I haven’t rtft but wants to say that after 16 years together, 13 years married, my dh and I separated. I couldn’t take it anymore. I felt like I was constantly making allowances for his depression and anxiety. I tried everything from tough love to total support and offered to pay for counselling. The final straw for me was realising that he wouldn’t do anything to help himself, even when he knew it would be the end of us and him living with his kids. It was really tough, I went to counselling myself because I couldn’t cope

recklessruby Tue 25-Jun-19 22:16:20

Can mums join too? I m supporting my adult son who has PTSD and depression and i m cracking up inside with the pressure to appear normal and reliable and grown up.
He is 31 and signed off work just now. He lives with me since his gf kicked him put.
I love him so much but i blame myself as i suffer from depression and anxiety too.

Lemonbarley60 Tue 25-Jun-19 12:13:24

I have finally had enough. For eighteen years I’ve battled on and struggled to keep our family together and put up with way more than I deserve with everything being put down to partners depression and anxiety. But there’s been so much more and I am fed up of every time I challenge him there’s an excuse and he uses depression often as an excuse. I’ve now been contacted by a woman he’s been involved with who it turns out is just one of many. He’s always said fishing is the one thing that helps him when he’s low but actually now realise that’s not where he’s been. That this woman had been on my fb and looking at my children sickens me. He has shown a total lack of respect for me and our children bringing his shit to our door. I have told him we are done he’s had his chances. I need a life and feel totally mugged off. He thinks I am over reacting and so what if he’s messaging other women. He cheated on me when our oldest child was a baby and I caught him. For the sake of the baby and his 6&8 yr old kids from his first marriage Who we were sharing custody of I gave him another chance. I didn’t want them not to have a relationship with their half siblings and to have to deal with another broken home. Our youngest child is three and I feel crap for not continuing to fight to keep her family together and our other kids will be devastated. But a line has been crossed and the trust destroyed.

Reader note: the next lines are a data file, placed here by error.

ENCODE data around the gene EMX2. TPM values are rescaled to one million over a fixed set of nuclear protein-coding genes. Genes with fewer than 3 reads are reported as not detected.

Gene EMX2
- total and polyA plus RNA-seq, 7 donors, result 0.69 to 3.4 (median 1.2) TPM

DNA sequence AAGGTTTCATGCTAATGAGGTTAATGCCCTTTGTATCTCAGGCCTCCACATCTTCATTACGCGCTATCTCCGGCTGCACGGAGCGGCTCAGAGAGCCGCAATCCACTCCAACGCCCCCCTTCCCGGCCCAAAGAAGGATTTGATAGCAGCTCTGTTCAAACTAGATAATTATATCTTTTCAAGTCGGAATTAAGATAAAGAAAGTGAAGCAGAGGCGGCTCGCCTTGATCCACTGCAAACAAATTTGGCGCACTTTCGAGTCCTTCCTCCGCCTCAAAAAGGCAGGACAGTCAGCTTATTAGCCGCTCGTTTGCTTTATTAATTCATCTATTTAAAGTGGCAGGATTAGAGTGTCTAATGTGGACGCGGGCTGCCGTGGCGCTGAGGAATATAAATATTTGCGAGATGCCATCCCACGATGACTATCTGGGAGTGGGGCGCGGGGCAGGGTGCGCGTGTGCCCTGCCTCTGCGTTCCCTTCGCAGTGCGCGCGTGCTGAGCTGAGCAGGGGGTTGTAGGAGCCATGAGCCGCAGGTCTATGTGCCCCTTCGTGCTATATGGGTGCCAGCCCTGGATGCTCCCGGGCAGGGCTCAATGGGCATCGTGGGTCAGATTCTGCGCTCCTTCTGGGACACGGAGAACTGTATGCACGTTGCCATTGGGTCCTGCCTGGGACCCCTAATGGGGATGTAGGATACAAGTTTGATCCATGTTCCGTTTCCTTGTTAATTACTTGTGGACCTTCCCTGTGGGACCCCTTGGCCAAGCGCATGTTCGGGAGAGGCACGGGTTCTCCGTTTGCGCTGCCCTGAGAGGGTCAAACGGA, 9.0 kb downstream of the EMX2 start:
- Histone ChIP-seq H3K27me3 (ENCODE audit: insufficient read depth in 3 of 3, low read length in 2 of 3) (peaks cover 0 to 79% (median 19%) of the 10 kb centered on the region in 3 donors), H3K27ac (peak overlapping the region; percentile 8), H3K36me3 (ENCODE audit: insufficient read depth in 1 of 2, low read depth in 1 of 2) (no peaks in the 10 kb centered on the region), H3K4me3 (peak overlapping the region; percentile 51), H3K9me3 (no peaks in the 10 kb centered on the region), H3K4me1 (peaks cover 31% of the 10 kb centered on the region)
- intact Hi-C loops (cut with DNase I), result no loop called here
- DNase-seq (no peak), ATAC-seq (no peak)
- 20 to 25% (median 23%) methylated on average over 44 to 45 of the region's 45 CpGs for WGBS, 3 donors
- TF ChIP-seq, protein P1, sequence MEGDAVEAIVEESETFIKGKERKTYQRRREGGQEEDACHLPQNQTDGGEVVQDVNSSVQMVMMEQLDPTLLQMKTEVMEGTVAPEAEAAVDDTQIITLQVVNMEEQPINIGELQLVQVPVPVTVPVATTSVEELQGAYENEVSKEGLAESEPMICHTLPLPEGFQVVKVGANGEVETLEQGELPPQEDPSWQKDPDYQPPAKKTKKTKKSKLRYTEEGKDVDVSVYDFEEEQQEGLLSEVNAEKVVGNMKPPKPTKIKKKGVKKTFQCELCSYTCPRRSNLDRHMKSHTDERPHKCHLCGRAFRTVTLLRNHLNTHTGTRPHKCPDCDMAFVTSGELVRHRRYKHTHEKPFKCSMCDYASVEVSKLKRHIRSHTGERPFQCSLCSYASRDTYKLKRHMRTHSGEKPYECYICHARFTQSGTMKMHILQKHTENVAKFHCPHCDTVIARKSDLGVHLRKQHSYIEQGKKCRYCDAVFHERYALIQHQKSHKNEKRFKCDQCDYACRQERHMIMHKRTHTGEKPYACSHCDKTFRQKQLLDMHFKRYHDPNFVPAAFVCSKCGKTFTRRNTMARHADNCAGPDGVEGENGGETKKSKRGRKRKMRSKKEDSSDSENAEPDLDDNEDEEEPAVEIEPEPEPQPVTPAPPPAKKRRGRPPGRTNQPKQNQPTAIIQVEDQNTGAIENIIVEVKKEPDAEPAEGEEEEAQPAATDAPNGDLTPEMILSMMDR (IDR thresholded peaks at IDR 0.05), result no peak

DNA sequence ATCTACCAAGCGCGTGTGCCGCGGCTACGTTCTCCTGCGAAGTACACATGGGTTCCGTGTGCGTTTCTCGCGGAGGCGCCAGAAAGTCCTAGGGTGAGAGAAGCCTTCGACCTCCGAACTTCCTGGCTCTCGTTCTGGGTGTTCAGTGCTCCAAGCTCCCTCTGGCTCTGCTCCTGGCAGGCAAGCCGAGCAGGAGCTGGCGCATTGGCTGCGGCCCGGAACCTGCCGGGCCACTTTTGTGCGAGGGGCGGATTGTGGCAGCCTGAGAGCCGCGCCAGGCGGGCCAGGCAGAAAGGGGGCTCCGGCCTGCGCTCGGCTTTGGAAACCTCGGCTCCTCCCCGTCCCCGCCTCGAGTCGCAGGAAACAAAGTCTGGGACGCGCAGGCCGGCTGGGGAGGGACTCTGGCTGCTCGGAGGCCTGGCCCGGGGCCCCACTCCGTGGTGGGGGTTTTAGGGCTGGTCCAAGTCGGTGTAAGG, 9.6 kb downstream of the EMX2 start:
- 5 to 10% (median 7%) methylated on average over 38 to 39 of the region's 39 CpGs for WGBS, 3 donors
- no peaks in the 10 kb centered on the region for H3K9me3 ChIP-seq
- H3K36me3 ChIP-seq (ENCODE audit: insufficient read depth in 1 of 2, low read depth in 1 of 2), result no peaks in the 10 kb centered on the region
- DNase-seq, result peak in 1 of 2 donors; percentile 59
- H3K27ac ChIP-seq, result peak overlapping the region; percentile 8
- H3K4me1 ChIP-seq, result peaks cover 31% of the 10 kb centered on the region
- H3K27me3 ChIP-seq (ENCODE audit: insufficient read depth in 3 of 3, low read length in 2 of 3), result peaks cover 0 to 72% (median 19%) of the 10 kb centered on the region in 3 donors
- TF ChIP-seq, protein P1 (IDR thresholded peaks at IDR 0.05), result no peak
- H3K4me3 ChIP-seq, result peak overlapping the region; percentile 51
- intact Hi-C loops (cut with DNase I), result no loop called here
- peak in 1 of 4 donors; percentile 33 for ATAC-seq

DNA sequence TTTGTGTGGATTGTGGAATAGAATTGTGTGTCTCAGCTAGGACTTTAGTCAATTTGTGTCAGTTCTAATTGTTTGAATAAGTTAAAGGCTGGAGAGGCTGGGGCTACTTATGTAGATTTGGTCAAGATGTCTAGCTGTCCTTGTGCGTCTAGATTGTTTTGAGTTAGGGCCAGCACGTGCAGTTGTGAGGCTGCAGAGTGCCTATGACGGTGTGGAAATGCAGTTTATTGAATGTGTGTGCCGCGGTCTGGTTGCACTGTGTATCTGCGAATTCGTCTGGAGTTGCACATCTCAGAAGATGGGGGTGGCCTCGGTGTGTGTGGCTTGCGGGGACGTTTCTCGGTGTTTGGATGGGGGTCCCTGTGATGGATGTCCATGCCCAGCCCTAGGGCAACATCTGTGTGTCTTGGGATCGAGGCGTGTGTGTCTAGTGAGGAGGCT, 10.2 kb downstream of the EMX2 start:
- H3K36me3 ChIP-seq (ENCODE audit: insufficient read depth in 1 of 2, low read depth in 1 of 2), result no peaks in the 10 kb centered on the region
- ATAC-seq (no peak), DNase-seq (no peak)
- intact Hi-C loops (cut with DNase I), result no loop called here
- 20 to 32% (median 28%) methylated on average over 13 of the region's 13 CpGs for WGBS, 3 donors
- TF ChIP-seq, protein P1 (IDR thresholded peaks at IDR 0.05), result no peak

SapatSea Sun 09-Jun-19 09:12:10

I hear you all. It is so draining and it makes us very prone to D also. That is why it is so important to look after your own well being, find an outlet, make a bit of space in the day to do something just for yourself, even if it only having a nice drink/cake/biscuit and watching some TV your partner wouldn't approve of.

Jamie being financially trapped is dreadful I know how it feels.

Do you think we should get the thread moved to Relationships for more traffic? Would it be a more natural home for it?

JamieDornansBiatch Mon 03-Jun-19 22:57:46

Hey can I join too? Reading these posts with tears in my eyes. DH was diagnosed 3 years ago with a chronic health condition, now suffers PTSD as a result of the surgery & goes through periods of depression as he can longer work & is unable to do many physical tasks. I used to have a lovely life before this...worked part-time, picked kids up from school. Now I'm stressed to the hills back working full time, worried sick about money. DH is so self absorbed in his illness, all he talks about is how unwell he is. If I mention one of the kids is unwell he turns the conversation round to him & his issues. When he's low, he checks out of family life for weeks & basically sleeps. I'm exhausted running after the DC & working & im so worried how his negative behaviour is impacting on the kids as I feel he just drains any happiness out of us. If I mention the impact he's having on us he accuses me of being selfish & making this all about me! It's got to the stage now I hate him. I would walk out the door if I could afford it but unfortunately it's not an option. Family & friends are supportive but don't understand what it's like living with someone who's ill - I'm trying to remain positive but he's slowly wearing me into the ground. These posts have been a real comfort to me knowing I'm not alone xx

RayChi6 Mon 03-Jun-19 21:29:41

Hi! I hope you don't mind me joining? I have been pointed in the direction of this post by a kind member who read my post about struggling to cope with my depressed partner. Wow...I am not alone. I now feel his mood is negatively affecting me and this is why I am reaching out for help. X

Cryalot2 Mon 03-Jun-19 20:09:36

Gosh how can I have missed this?
Dh has depression ( on meds) but he has other health issues.
I have stress and anxiety., I think it may well have started with menopause of which I got no help
So many other things going on that I could go on for ever.
Our wee dog has been our saving grace .

DontBuyANewMumCashmere Mon 03-Jun-19 19:57:32

Thanks for bumping, I am so pleased to have found this thread.

My DH has quite bad social anxiety (is a bit scared to leave the house in case he bumps into the neighbours, always moans in the run up to any social event, even ones he want to attend or has organised) and possibly depression as well.
It's fairly low level stuff, not as bad as some of the things on here, but bad enough to affect me and our DD.